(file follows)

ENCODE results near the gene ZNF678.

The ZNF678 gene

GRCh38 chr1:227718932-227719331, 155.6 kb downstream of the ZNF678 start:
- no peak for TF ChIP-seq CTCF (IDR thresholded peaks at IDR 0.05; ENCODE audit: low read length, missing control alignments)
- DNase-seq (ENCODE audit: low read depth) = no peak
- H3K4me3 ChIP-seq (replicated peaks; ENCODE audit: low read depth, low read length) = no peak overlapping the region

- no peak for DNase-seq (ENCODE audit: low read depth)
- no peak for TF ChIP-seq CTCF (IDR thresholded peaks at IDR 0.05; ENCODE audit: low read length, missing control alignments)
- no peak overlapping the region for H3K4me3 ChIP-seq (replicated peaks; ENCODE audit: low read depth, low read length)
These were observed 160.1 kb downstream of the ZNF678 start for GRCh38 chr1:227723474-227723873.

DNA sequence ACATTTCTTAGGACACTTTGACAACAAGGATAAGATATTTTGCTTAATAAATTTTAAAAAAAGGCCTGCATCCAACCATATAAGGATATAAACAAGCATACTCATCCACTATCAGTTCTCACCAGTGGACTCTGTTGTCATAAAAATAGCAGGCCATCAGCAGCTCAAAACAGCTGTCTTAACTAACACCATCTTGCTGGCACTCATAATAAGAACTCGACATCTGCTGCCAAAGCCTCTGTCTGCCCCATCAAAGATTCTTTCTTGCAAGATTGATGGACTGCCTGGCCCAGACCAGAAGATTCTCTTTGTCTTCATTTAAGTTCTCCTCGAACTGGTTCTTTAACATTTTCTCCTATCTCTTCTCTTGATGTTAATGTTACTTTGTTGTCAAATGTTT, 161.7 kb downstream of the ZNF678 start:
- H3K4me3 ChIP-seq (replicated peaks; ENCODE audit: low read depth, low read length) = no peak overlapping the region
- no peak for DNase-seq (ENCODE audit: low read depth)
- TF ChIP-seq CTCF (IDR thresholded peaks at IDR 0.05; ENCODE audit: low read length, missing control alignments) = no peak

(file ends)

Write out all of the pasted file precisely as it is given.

ENCODE results near the gene ZNF678.

The ZNF678 gene

GRCh38 chr1:227718932-227719331, 155.6 kb downstream of the ZNF678 start:
- no peak for TF ChIP-seq CTCF (IDR thresholded peaks at IDR 0.05; ENCODE audit: low read length, missing control alignments)
- DNase-seq (ENCODE audit: low read depth) = no peak
- H3K4me3 ChIP-seq (replicated peaks; ENCODE audit: low read depth, low read length) = no peak overlapping the region

- no peak for DNase-seq (ENCODE audit: low read depth)
- no peak for TF ChIP-seq CTCF (IDR thresholded peaks at IDR 0.05; ENCODE audit: low read length, missing control alignments)
- no peak overlapping the region for H3K4me3 ChIP-seq (replicated peaks; ENCODE audit: low read depth, low read length)
These were observed 160.1 kb downstream of the ZNF678 start for GRCh38 chr1:227723474-227723873.

DNA sequence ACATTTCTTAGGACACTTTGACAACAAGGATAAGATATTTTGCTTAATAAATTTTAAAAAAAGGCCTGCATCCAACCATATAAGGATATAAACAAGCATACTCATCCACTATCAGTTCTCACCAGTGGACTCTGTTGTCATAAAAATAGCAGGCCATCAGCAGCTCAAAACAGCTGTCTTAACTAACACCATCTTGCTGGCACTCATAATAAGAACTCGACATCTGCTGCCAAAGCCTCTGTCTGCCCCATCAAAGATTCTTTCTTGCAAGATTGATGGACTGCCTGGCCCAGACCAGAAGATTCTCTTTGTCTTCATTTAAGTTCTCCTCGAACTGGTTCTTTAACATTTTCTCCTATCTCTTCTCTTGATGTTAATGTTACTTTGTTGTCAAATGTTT, 161.7 kb downstream of the ZNF678 start:
- H3K4me3 ChIP-seq (replicated peaks; ENCODE audit: low read depth, low read length) = no peak overlapping the region
- no peak for DNase-seq (ENCODE audit: low read depth)
- TF ChIP-seq CTCF (IDR thresholded peaks at IDR 0.05; ENCODE audit: low read length, missing control alignments) = no peak